Several promising therapeutic strategies for the treatment of Spinal Muscular Atrophy (SMA) are currently being pursued. As these therapies start to move from the research laboratory to the clinic, it becomes imperative to understand how effective these therapies will be after the onset of disease and if there is a critical window for drug delivery. To address this question of timing in delivering therapies, we have designed a study to evaluate the efficacy of increasing survival motor neuron (SMN) levels throughout development using a new preclinical SMA mouse model, called the Burgheron mouse. In this proposal we describe the Burgheron model, which we generated by breeding a combination of alleles to achieve mice that have intermediate SMN2 levels. Previous attempts to engineer mild SMA models have been relatively unsuccessful, resulting in mice with near normal life spans and little to no measurable phenotype. The Burgheron mice have a noted decrease in body weight, a mean lifespan of 54 days of age and quantifiable abnormalities at the neuromuscular junction, and measure differences in muscle strength. This increased lifespan presents a clear advantage over the currently used severe models of SMA that die early at 17 days of age in that it allows us to begin testing the effects of increasing SMN at later postnatal time points, even well past weaning. By incorporating a conditional inversion allele at the Smn1 locus we can transform the Burgheron model described above into an inducible system that activates SMN production via tamoxifen induction. This allows us to better characterize the effects of introducing SMN into a disease model at various time points in disease progression. In addition, we have chosen a number of different candidate therapeutics to serve the purpose of tool compounds to explore the question of a therapeutic window for treatment.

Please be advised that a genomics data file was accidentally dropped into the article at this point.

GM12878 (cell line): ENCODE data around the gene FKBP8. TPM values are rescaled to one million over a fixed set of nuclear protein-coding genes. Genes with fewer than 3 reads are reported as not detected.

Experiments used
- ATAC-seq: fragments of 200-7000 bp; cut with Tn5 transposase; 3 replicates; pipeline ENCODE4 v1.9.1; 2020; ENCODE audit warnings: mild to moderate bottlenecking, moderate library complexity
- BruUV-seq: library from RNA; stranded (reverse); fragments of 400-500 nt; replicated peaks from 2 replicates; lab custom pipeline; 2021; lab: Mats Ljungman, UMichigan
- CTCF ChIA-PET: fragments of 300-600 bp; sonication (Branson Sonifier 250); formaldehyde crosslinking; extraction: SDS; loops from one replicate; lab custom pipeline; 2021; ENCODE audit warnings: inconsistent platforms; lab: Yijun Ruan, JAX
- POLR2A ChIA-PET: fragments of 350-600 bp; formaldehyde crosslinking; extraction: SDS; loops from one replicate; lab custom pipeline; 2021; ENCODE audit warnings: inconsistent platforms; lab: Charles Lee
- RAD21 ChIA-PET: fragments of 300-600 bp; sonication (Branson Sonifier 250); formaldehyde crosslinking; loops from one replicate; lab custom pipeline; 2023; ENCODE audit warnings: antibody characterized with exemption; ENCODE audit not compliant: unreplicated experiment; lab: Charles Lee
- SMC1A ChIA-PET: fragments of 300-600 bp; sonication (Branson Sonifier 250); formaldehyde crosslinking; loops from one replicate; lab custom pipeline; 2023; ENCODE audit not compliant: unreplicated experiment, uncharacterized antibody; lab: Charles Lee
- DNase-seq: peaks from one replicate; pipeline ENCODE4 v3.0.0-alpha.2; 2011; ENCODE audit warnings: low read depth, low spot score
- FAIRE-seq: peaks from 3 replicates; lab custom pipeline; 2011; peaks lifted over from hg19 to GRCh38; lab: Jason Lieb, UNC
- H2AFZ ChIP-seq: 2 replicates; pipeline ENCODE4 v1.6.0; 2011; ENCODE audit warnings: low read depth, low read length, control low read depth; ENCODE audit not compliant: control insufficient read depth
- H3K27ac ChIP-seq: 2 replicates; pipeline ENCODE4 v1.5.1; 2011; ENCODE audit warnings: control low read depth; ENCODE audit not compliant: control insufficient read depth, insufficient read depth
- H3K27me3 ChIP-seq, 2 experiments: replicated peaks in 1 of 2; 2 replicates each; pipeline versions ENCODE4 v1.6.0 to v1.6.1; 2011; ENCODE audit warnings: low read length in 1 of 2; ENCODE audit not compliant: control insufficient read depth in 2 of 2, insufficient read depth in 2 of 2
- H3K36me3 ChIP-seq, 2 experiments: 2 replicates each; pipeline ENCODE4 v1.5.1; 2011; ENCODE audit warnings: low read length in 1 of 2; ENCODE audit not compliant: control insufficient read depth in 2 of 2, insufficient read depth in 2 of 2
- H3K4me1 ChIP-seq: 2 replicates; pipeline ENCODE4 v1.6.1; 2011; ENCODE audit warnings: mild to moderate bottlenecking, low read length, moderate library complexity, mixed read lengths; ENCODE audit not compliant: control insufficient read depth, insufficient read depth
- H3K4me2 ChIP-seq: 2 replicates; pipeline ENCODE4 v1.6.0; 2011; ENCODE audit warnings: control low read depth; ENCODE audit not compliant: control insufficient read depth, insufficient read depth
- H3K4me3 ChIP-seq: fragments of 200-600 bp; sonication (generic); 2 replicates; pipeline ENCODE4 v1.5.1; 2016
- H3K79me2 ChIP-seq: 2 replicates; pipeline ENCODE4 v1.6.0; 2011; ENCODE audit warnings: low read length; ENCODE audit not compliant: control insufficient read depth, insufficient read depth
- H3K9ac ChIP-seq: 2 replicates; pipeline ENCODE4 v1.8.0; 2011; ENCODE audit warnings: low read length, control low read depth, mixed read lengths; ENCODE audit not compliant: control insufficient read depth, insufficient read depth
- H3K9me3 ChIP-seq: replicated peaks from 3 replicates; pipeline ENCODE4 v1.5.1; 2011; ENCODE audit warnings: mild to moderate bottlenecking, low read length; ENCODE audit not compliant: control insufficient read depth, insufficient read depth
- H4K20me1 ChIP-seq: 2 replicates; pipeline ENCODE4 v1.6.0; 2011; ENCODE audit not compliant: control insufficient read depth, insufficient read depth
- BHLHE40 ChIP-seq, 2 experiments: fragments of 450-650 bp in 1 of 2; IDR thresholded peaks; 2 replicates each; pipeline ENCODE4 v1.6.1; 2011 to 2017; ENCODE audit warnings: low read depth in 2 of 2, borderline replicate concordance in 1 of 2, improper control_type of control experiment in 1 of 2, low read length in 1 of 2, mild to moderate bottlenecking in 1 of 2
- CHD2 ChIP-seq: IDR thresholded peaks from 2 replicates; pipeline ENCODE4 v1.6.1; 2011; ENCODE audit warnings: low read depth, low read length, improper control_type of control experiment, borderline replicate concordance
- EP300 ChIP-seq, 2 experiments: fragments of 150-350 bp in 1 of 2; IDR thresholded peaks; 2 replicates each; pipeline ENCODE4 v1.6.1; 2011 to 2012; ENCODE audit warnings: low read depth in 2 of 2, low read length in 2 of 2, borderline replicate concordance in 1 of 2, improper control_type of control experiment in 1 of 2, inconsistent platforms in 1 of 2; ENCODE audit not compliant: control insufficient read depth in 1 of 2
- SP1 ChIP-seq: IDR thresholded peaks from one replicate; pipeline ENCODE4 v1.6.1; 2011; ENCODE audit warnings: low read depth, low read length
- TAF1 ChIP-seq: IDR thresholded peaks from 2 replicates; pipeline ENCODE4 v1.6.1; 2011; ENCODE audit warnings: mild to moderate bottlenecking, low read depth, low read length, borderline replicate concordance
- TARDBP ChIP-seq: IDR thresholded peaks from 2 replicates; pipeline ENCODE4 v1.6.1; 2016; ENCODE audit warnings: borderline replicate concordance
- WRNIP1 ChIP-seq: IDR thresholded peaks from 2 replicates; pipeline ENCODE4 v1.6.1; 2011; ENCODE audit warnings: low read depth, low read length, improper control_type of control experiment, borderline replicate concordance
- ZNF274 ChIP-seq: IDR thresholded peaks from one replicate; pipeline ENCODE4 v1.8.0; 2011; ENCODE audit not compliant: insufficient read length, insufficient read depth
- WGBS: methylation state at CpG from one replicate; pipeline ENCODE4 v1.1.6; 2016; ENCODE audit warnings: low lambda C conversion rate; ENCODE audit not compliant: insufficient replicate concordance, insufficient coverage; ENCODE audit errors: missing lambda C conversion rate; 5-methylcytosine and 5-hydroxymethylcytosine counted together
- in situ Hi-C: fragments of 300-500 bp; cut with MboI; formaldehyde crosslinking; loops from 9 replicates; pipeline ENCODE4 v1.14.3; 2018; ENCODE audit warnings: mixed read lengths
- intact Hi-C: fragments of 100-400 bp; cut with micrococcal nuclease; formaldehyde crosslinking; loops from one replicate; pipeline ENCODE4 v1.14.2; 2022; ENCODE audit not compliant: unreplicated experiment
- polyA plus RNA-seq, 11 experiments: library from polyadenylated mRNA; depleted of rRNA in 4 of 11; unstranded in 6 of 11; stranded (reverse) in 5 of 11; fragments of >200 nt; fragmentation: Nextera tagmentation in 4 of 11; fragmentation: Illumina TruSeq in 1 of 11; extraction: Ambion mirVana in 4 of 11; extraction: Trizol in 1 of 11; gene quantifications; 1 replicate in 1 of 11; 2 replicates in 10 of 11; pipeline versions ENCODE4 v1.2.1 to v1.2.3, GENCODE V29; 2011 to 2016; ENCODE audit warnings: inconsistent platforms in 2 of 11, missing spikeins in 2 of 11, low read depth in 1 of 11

Public Health Relevance

Spinal Muscular Atrophy (SMA) is a neurodegenerative disease and the number one genetic killer of infants and toddlers. This proposal describes a unique mouse model for mild SMA and the preclinical testing of a number of promising therapies administered at different time points of disease. This work will help identify the therapies that will likely be effective in treating SMA across a range of disease severity seen in patients, as well as to define a therapeutic window for which treatment will produce a benefit.

National Institute of Health (NIH)
National Institute of Neurological Disorders and Stroke (NINDS)
Exploratory/Developmental Grants (R21)
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National Institute of Neurological Disorders and Stroke Initial Review Group (NSD)
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Porter, John D
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Jackson Laboratory
Bar Harbor
United States
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